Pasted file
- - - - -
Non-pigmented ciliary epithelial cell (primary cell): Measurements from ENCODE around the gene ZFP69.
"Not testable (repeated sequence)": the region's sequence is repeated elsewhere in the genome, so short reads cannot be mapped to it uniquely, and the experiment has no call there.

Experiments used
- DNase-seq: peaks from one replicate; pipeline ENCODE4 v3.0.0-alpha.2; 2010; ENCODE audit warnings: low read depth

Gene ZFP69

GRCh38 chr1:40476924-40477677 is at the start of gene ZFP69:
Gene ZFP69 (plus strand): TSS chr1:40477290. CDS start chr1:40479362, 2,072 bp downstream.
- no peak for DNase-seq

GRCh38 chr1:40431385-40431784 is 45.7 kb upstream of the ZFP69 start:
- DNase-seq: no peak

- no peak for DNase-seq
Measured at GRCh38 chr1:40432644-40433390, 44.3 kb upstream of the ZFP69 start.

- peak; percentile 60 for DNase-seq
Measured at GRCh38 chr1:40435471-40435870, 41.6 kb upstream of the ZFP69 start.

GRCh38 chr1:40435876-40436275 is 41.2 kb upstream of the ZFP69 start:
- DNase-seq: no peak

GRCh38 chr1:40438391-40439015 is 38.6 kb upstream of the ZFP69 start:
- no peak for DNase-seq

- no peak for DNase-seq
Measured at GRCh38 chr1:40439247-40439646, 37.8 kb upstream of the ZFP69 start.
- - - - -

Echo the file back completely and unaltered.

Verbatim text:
Non-pigmented ciliary epithelial cell (primary cell): Measurements from ENCODE around the gene ZFP69.
"Not testable (repeated sequence)": the region's sequence is repeated elsewhere in the genome, so short reads cannot be mapped to it uniquely, and the experiment has no call there.

Experiments used
- DNase-seq: peaks from one replicate; pipeline ENCODE4 v3.0.0-alpha.2; 2010; ENCODE audit warnings: low read depth

Gene ZFP69

GRCh38 chr1:40476924-40477677 is at the start of gene ZFP69:
Gene ZFP69 (plus strand): TSS chr1:40477290. CDS start chr1:40479362, 2,072 bp downstream.
- no peak for DNase-seq

GRCh38 chr1:40431385-40431784 is 45.7 kb upstream of the ZFP69 start:
- DNase-seq: no peak

- no peak for DNase-seq
Measured at GRCh38 chr1:40432644-40433390, 44.3 kb upstream of the ZFP69 start.

- peak; percentile 60 for DNase-seq
Measured at GRCh38 chr1:40435471-40435870, 41.6 kb upstream of the ZFP69 start.

GRCh38 chr1:40435876-40436275 is 41.2 kb upstream of the ZFP69 start:
- DNase-seq: no peak

GRCh38 chr1:40438391-40439015 is 38.6 kb upstream of the ZFP69 start:
- no peak for DNase-seq

- no peak for DNase-seq
Measured at GRCh38 chr1:40439247-40439646, 37.8 kb upstream of the ZFP69 start.